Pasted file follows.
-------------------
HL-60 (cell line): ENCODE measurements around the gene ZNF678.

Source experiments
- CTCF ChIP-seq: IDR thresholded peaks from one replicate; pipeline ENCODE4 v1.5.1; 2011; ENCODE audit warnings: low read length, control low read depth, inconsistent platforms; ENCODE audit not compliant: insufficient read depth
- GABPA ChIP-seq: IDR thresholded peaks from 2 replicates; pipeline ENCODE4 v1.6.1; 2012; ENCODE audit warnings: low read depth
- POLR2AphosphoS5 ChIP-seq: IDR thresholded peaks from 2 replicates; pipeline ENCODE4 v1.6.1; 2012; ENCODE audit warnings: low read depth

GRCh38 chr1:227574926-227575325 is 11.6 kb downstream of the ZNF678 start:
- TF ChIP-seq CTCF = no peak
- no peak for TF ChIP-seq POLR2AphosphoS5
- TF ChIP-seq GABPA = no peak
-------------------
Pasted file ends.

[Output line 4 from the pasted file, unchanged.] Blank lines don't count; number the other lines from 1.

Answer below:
- GABPA ChIP-seq: IDR thresholded peaks from 2 replicates; pipeline ENCODE4 v1.6.1; 2012; ENCODE audit warnings: low read depth